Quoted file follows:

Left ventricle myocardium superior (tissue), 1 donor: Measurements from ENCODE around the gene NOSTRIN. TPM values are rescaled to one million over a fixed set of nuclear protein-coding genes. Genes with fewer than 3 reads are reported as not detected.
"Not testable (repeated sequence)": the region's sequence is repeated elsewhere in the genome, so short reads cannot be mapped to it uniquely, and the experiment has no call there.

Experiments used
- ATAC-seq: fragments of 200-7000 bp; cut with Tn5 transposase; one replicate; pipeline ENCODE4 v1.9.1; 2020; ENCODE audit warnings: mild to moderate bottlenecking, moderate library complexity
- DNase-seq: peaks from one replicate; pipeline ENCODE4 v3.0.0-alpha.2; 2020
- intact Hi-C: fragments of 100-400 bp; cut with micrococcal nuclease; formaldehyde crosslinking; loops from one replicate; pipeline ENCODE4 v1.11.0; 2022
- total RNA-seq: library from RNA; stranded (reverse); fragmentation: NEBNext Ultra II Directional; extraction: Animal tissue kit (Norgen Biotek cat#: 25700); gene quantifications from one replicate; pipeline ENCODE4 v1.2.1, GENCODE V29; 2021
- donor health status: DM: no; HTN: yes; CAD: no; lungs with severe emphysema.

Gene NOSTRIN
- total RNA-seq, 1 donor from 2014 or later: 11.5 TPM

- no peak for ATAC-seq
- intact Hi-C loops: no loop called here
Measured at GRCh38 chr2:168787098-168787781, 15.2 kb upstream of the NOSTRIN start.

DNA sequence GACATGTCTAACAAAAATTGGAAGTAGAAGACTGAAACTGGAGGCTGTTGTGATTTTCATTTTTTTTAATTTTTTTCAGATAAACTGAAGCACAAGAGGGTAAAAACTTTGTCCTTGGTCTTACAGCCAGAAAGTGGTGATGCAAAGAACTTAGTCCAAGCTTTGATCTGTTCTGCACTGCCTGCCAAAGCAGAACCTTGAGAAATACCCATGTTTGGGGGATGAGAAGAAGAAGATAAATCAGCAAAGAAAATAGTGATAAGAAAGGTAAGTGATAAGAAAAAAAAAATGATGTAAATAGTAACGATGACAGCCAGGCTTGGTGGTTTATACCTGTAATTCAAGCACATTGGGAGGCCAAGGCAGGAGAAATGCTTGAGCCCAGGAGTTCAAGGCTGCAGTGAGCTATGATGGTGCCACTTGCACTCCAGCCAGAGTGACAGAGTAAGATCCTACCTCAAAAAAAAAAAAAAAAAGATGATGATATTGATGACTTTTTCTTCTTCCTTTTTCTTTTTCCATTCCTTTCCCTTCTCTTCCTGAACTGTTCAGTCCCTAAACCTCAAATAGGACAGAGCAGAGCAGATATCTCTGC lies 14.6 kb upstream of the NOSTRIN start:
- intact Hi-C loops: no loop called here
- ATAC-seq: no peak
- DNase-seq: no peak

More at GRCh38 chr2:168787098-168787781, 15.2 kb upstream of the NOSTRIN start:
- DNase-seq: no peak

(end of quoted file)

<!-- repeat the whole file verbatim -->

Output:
Left ventricle myocardium superior (tissue), 1 donor: Measurements from ENCODE around the gene NOSTRIN. TPM values are rescaled to one million over a fixed set of nuclear protein-coding genes. Genes with fewer than 3 reads are reported as not detected.
"Not testable (repeated sequence)": the region's sequence is repeated elsewhere in the genome, so short reads cannot be mapped to it uniquely, and the experiment has no call there.

Experiments used
- ATAC-seq: fragments of 200-7000 bp; cut with Tn5 transposase; one replicate; pipeline ENCODE4 v1.9.1; 2020; ENCODE audit warnings: mild to moderate bottlenecking, moderate library complexity
- DNase-seq: peaks from one replicate; pipeline ENCODE4 v3.0.0-alpha.2; 2020
- intact Hi-C: fragments of 100-400 bp; cut with micrococcal nuclease; formaldehyde crosslinking; loops from one replicate; pipeline ENCODE4 v1.11.0; 2022
- total RNA-seq: library from RNA; stranded (reverse); fragmentation: NEBNext Ultra II Directional; extraction: Animal tissue kit (Norgen Biotek cat#: 25700); gene quantifications from one replicate; pipeline ENCODE4 v1.2.1, GENCODE V29; 2021
- donor health status: DM: no; HTN: yes; CAD: no; lungs with severe emphysema.

Gene NOSTRIN
- total RNA-seq, 1 donor from 2014 or later: 11.5 TPM

- no peak for ATAC-seq
- intact Hi-C loops: no loop called here
Measured at GRCh38 chr2:168787098-168787781, 15.2 kb upstream of the NOSTRIN start.

DNA sequence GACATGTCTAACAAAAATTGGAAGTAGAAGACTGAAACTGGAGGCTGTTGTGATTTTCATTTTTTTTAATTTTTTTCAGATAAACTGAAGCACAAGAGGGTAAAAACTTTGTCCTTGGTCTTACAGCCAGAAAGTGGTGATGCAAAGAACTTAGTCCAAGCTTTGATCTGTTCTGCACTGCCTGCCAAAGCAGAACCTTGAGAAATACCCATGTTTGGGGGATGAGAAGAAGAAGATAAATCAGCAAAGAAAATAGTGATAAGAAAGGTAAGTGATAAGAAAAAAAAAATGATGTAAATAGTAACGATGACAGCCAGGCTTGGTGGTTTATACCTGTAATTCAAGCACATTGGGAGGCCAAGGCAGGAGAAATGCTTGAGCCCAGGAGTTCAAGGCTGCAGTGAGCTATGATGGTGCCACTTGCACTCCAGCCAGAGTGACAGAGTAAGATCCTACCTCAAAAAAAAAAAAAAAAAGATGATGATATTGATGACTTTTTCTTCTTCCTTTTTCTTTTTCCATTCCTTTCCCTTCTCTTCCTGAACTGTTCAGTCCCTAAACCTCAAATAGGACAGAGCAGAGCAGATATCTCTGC lies 14.6 kb upstream of the NOSTRIN start:
- intact Hi-C loops: no loop called here
- ATAC-seq: no peak
- DNase-seq: no peak

More at GRCh38 chr2:168787098-168787781, 15.2 kb upstream of the NOSTRIN start:
- DNase-seq: no peak